Riveting entertainment, Dinosaur 13 is one of those happy accidents of documentary filmmaking. Speaking on a panel before its screening at the Montclair Film Festival, director Todd Douglas Miller told the audience that he began the project by interviewing paleontologists and experts, bumping into the story of the Larson family along the way. The material provided by the Larson’s — on VHS tapes from their digs — documents the incredibly saga of their discovery. Miller effectively shifts between interviews and archival footage retelling a long forgotten story of potential government overreach in the black hills of South Dakota.
Smartly, it’s much more than that as the Larson clan exists within the world of commercial prospecting, which is directly at odds with academic paleontology. No PhDs are required to do the work they do as they dig and document their findings, collecting and displaying artifacts in their for-profit Black Hills Institute. A point of contention once was “Sue,” the largest and most complete Tyrannosaurus rex ever found, discovered in a land that is largely in legal limbo.
Miller tells the story mostly chronologically with the incredible drama unfolding as it had in the days and years since the discovery of “Sue,” following a 17-day long dig. Discovered allegedly on land owned by Maurice Williams, the Larsons document a handshake deal for the fossil, agreeing on $5,000. Once the discovery is reported, the FBI drives into town and begins investigating the sale and removal of “Sue” from land that was granted to Williams, a Native American descendant.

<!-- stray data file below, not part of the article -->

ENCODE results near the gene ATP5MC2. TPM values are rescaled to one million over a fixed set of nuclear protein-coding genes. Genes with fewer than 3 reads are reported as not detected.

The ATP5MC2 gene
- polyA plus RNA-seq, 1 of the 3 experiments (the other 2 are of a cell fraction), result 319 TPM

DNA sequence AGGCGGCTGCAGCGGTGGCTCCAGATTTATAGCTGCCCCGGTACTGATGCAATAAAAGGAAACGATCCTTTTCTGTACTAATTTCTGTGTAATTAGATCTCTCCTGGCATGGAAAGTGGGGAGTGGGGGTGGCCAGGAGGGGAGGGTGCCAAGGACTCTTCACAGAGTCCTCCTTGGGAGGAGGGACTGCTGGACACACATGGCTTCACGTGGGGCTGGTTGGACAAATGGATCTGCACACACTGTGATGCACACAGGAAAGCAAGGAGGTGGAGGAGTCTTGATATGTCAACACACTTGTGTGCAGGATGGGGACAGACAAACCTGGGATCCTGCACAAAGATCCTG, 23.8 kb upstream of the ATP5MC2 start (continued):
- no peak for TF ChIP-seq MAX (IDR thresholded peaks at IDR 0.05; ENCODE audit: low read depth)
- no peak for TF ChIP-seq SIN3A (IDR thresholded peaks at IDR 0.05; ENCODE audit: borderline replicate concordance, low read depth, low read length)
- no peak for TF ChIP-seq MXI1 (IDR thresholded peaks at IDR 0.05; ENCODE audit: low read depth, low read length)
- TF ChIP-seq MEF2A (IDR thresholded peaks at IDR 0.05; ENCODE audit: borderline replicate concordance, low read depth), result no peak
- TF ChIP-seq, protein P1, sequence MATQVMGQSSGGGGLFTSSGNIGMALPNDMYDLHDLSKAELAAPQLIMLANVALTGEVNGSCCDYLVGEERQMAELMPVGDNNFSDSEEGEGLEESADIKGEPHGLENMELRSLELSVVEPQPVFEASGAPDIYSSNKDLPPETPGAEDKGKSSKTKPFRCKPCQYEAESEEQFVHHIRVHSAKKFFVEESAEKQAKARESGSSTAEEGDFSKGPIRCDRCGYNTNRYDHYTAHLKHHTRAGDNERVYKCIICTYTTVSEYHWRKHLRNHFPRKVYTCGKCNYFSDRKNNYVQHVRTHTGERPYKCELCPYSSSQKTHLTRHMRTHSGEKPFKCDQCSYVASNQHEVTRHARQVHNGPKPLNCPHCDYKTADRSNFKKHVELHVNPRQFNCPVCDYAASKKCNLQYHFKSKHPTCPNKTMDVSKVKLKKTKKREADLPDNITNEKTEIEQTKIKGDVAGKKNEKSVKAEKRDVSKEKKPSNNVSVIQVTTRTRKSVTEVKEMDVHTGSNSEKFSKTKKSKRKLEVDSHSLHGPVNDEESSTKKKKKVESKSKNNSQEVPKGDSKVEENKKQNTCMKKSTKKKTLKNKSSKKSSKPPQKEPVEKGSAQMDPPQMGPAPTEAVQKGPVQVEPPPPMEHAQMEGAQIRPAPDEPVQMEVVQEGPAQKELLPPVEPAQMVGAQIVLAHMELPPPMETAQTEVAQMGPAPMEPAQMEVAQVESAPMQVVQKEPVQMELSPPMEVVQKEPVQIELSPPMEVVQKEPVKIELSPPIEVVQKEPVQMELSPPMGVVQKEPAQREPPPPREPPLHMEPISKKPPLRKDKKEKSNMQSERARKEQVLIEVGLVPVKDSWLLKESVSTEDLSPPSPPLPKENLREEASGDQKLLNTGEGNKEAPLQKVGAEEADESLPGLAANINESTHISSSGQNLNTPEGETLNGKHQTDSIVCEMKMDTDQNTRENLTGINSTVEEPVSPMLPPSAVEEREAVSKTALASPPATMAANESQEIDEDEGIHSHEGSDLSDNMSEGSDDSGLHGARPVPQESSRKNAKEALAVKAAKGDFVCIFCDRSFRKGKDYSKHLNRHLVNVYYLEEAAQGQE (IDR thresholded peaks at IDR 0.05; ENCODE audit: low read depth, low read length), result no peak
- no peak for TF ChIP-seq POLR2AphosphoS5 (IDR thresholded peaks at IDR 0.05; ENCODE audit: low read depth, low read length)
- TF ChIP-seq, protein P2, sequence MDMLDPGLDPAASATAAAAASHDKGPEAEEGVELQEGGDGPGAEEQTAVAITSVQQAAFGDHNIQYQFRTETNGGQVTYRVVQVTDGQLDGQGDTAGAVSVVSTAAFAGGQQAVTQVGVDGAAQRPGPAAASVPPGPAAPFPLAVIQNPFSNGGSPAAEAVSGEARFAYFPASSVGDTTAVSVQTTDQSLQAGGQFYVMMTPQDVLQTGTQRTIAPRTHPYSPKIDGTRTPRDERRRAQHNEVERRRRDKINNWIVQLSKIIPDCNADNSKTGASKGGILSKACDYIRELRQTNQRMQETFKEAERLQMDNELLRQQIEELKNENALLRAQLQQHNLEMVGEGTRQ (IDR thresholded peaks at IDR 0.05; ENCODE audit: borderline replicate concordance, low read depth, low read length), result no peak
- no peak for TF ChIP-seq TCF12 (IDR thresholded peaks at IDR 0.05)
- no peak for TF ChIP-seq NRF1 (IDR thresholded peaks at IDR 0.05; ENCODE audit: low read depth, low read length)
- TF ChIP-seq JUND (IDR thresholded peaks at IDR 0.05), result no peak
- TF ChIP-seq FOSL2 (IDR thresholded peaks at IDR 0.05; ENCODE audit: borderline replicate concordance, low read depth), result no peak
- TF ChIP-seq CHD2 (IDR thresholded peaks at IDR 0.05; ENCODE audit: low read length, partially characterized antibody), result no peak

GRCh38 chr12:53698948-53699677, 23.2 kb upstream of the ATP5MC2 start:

“Sue” was impounded in 1992 by the National Guard, following a local protest setting in motion a legal trial that, in theory, could have had patriarch Peter Larson imprisoned for 353 years for his prospecting activities on numerous counts. Meanwhile Williams himself is embroiled in his own lawsuits fighting for his ownership of “Sue” as he and his legal team set out to prove just where she had been dug up.
A well-told story in which many of the players (that are still alive) are interviewed by Miller, Dinosaur 13 is, above all, intriguingly crafted with engaging personalities on screen. The Larsons are sympathetic hardworking folks and while they certainly are not deserving of the quandary they find themselves in, there is a bit of that rebel spirit that Miller’s lens admires. Also an essential part of the narrative is a sense of place; the Black Hills are unique, rural and quietly beautiful. Lensed by Thomas Peterson, the intrigue of the subject is matched in beautiful long shots. The Larsons aspire to put the Black Hills on the map via the institute and it appears they have succeeded even if they were robbed of a deserved victory.
While its nearly impossible to make sense of all of the legal complexities at hand, and while Miller and his composer Matt Morton manipulate our emotions a bit too much, Dinosaur 13 is an awfully compelling experience.
Dinosaur 13 is currently playing in select theaters and is available on VOD.